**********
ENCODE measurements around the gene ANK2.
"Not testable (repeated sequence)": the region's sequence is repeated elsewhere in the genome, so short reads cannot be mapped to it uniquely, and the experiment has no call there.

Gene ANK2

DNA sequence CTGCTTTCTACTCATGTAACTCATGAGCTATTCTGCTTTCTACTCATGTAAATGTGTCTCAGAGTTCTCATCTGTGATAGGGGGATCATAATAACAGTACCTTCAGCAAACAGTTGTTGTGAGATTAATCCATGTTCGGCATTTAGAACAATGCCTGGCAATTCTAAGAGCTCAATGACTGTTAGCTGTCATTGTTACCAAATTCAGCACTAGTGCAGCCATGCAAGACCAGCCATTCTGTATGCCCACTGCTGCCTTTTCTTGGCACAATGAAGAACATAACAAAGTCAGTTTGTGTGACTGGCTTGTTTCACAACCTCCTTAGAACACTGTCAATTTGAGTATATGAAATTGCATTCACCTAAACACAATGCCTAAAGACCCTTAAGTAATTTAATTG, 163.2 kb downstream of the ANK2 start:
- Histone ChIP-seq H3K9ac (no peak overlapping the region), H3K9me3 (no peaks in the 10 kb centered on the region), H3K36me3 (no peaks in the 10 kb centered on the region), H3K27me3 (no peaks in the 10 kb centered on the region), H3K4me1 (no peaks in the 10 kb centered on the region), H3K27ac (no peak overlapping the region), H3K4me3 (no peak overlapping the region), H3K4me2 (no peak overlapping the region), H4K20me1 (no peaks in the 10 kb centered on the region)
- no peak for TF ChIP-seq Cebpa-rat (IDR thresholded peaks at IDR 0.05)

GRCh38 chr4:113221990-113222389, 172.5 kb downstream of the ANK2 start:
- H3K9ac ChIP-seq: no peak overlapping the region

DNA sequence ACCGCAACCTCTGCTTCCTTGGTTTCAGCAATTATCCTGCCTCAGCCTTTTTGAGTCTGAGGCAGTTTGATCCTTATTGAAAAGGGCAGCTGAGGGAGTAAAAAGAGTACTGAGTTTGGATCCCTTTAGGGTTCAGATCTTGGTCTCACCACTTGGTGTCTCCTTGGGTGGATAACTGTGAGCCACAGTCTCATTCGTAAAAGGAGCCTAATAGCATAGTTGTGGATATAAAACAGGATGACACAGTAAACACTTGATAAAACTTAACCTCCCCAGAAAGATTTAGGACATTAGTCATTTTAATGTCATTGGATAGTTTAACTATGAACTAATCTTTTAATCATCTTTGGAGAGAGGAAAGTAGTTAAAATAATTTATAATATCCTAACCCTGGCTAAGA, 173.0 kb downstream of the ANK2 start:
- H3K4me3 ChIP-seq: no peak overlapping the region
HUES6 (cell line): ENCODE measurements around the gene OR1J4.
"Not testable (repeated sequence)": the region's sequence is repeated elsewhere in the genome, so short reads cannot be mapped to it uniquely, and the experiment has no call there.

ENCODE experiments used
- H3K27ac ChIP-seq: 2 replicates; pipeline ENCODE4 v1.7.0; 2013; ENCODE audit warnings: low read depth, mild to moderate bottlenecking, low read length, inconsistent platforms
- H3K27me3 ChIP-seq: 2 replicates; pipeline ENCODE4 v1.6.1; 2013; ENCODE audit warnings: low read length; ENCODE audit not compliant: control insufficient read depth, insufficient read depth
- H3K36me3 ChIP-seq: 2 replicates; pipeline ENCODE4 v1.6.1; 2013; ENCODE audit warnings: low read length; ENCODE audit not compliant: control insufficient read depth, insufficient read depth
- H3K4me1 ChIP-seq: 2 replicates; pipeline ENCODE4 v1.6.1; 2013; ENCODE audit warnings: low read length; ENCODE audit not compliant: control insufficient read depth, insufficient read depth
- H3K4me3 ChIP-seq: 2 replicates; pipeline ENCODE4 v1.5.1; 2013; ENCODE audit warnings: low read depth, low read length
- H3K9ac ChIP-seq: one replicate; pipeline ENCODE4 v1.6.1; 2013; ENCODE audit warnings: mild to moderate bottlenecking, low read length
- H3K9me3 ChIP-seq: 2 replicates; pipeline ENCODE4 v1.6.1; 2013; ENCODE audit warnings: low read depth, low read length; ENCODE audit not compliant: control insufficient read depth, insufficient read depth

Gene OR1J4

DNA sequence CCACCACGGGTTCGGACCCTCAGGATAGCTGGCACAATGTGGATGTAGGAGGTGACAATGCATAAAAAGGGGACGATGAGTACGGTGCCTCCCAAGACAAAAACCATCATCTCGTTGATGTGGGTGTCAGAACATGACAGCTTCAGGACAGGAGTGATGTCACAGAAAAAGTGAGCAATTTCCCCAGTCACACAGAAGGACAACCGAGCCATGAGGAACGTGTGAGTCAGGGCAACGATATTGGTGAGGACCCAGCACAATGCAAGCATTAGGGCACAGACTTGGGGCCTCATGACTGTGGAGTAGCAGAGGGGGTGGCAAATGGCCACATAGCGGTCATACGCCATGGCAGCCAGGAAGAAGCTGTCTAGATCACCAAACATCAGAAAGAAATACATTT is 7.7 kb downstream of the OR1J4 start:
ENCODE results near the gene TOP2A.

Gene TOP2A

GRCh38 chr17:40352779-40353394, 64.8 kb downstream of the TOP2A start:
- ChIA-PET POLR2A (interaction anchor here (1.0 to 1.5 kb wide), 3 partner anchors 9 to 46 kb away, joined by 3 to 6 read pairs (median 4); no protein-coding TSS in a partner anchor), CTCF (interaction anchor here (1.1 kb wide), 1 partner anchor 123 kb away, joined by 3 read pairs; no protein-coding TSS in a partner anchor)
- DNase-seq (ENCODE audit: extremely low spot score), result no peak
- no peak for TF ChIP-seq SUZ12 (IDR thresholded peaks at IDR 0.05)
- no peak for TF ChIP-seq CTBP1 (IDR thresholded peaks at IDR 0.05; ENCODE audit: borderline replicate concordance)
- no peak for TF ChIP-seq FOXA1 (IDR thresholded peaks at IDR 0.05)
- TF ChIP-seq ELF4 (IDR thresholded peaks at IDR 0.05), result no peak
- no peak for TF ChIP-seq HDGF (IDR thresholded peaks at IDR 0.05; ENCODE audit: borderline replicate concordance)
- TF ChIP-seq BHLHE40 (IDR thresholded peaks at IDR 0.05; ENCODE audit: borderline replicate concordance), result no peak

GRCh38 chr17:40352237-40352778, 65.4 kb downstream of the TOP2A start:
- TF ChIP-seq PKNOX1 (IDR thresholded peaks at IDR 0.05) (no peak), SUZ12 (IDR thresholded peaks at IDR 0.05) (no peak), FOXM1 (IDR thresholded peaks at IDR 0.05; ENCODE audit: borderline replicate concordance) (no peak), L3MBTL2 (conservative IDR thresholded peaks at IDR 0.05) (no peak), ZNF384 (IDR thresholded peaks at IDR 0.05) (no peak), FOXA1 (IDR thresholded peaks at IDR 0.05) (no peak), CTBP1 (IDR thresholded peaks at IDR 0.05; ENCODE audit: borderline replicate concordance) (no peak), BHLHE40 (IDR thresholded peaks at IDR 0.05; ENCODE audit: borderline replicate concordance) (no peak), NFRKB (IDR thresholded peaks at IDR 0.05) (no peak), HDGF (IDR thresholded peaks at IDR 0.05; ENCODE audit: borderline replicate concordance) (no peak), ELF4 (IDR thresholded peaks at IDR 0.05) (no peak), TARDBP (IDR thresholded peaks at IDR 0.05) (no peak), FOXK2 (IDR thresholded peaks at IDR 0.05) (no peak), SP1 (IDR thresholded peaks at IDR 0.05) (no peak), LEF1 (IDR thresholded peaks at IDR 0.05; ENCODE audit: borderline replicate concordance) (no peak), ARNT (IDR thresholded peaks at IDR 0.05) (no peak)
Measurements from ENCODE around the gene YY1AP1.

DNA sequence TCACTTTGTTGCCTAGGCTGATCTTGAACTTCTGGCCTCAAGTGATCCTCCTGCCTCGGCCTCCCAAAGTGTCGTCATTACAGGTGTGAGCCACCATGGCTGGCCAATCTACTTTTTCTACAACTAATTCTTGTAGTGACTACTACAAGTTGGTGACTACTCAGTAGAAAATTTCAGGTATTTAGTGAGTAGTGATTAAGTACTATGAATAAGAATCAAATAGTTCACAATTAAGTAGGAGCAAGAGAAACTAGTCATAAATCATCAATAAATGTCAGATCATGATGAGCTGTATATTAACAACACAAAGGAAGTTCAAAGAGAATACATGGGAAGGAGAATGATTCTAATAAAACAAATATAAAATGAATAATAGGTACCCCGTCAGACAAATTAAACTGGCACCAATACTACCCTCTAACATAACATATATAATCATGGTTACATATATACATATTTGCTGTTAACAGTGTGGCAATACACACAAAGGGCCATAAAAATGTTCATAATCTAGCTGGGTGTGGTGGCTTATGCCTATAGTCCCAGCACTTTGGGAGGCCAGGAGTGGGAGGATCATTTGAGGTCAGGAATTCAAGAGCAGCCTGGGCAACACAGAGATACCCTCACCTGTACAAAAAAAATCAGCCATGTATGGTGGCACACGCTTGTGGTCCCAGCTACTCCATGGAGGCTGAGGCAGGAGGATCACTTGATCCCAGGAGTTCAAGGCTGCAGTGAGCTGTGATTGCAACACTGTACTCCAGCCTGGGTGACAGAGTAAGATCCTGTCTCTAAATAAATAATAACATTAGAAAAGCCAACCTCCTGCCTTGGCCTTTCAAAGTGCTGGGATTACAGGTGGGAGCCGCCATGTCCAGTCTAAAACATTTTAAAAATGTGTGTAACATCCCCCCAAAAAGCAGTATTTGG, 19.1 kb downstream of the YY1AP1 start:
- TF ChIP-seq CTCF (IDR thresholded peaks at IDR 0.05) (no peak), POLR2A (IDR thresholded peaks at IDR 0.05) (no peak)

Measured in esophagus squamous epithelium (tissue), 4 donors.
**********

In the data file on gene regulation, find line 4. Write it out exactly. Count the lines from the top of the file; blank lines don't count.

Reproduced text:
DNA sequence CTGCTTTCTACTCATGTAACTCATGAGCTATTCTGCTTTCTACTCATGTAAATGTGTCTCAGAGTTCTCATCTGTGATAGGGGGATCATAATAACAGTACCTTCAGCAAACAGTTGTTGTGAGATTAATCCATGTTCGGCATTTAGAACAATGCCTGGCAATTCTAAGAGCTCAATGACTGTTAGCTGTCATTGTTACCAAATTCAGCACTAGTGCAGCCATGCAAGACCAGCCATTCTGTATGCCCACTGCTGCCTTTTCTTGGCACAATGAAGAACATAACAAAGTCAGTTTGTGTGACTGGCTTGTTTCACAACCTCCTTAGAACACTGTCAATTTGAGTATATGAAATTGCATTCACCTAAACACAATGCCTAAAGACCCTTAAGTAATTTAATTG, 163.2 kb downstream of the ANK2 start: